How to delete your personal data from the Internet

It used to be possible to control what information about you was available online. But with the widespread use of the Internet and the growth of various social media platforms, this information is not only quickly available, but also more difficult to remove.

If you’ve ever wondered if you can delete yourself from the Internet, you’re not alone. According to A 2022 research question by NordVPN:, 55% of Americans wish they could delete themselves from the Internet, and another 42% fear someone is going to hack them.

Deleting your personal information from the Internet is a complex task, and there is rarely a guarantee that anything removed will remain offline forever. But it is possible to minimize your digital footprint.

Agreed Daniel MarcusonAt NordVPN, the digital privacy expert, there are a number of steps you can take to erase your personal information.

1. Google Yourself

The first step is to understand what information is out there about you. When you share something online, you give up control over that data, so Google yourself to see what photos and personal data are out there.

According to Markuson, you can start by identifying any sites you use that will host your data, including forums and sites you personally own. Do a Google search for your information on sites that may clone or log your information so you’re familiar with what’s out there.

2. Delete, deactivate and clean up

Once you’ve followed this information, remove all the data you can and then or delete, anonymize or deactivate your accounts.

You should delete your social media profiles, especially the infamous ones Bad actors like Facebook — and if you really want to leave no trace, delete your accounts for online shopping, dating, and other services like Skype or Dropbox.

Remember, you should still remove data from apps and websites you no longer use. Also nNote that it may take some time for search engines to clear their caches, which temporarily collect and store website data.

3. Opt out of data brokers (and do it regularly)

“You must also painfully, one by one, give it up data brokersMarcuson said, referring to organizations that scrape the Internet for private information that can be sold to third parties.

When you’ve been searching on Google yourself, you may have seen your information pop up in the results popular data broker sites like Spokeo, MyLife, Whitepages, BeenVerified, Intelius and others that create online profiles of people.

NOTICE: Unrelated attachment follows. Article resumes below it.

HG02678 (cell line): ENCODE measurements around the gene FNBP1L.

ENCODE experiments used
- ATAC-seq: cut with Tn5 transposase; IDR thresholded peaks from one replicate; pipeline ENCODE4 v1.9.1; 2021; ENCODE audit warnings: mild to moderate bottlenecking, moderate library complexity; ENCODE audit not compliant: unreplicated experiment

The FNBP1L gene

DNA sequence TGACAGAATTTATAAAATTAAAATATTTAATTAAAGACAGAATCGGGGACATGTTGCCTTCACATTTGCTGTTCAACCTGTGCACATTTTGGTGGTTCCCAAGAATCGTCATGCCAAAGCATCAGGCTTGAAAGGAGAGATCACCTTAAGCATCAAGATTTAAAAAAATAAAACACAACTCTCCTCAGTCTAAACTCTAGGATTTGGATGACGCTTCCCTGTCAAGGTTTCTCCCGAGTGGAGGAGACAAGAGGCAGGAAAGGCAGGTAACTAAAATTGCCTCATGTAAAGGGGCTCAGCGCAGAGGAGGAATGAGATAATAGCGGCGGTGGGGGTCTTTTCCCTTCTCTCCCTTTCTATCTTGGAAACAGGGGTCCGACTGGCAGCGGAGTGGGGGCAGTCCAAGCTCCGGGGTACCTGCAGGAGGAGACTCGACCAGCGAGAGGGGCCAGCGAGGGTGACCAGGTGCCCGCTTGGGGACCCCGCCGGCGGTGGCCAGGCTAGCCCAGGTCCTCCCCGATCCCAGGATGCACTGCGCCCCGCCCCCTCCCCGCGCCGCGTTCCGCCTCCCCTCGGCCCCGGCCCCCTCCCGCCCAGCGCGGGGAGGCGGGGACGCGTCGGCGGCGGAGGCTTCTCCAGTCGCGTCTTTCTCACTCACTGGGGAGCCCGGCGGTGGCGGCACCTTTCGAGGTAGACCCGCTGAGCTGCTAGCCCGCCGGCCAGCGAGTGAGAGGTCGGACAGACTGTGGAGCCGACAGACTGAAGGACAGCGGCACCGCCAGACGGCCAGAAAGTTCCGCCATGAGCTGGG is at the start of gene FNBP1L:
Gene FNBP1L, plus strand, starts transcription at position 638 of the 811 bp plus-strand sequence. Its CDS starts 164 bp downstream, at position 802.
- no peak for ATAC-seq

Open the Image Modal

You can request the removal of your personal data from data brokerage sites such as WhitePages, but each must be managed separately if you join a service that will do this for you.

There are tools like: delete me that help remove your information from data brokers. DeleteMe offers free opt-out guide to help you request removal of information Most of these sites, but it’s annoying that you’ll have to configure each of them separately if you do it yourself.

Data is usually updated on most data broker sites three monthsso you should also check them regularly to stay on track.

Alternatively, you can create a DeleteMe membership for approx $129 per year. The company can help remove you from over 30 of the top US data broker sites and continue to do so for as long as your subscription lasts. When you sign up for DeleteMe, you can choose the number of people—yourself plus family members or business associates, for example—and how many years you want to include in your subscription.

If you have found information on UK or EU platforms, consider registering Incognito, which can remove your data from over 130 data brokers for about $70 a year. Before you choose a service, do your research on how many data broker sites it reaches and compare price points.

Gal RingelCEO of Mine, a focused all-in-one privacy suite data privacy rights, also recommends seeking professional help if these steps are difficult for you to manage alone. Mine says it works as a personalized “smart data assistant” to help discover and manage your data online. helps you minimize your digital risks by allowing you to identify all companies that hold your personal data and the risks associated with it, and allows you to send formal data deletion requests to companies,” Ringel said of his product, which now it’s free, but it has. a premium version planned for the future.

“If you find your personal information on other sites, you can always send a request to delete them in the hope that they will follow through,” he added.

If they don’t, Google also has tools and processes to help you delete unwanted results from the web,” Marcusson said.

These methods are not permanent solutions, but are intended to minimize your online presence. You can set yourself a quarterly reminder to go through these steps and checks again.

4. If necessary, resort to legal remedies

There are also some legal actions that need to be taken when content is online without your consent. With measures like the General Data Protection Regulation Consumer Privacy Act in Europe and California In the US, there are legal rights to protect data and consequences in the event of a breach.

Examples of legal action abound GDPR and: CCPA PenaltiesRingel said. If an organization fails to protect an individual’s personal information, it can face serious penalties.

Recently, for example, cosmetics giant Sephora was fined 1.2 million dollars because it did not disclose that it was selling consumers’ personal information and did not honor requests to opt out of those sales. If you need to take legal action to remove information from the Internet, contact an attorney for assistance.

You should be empowered to use the Internet on your own terms, while remaining diligent and careful about how your information is presented online.

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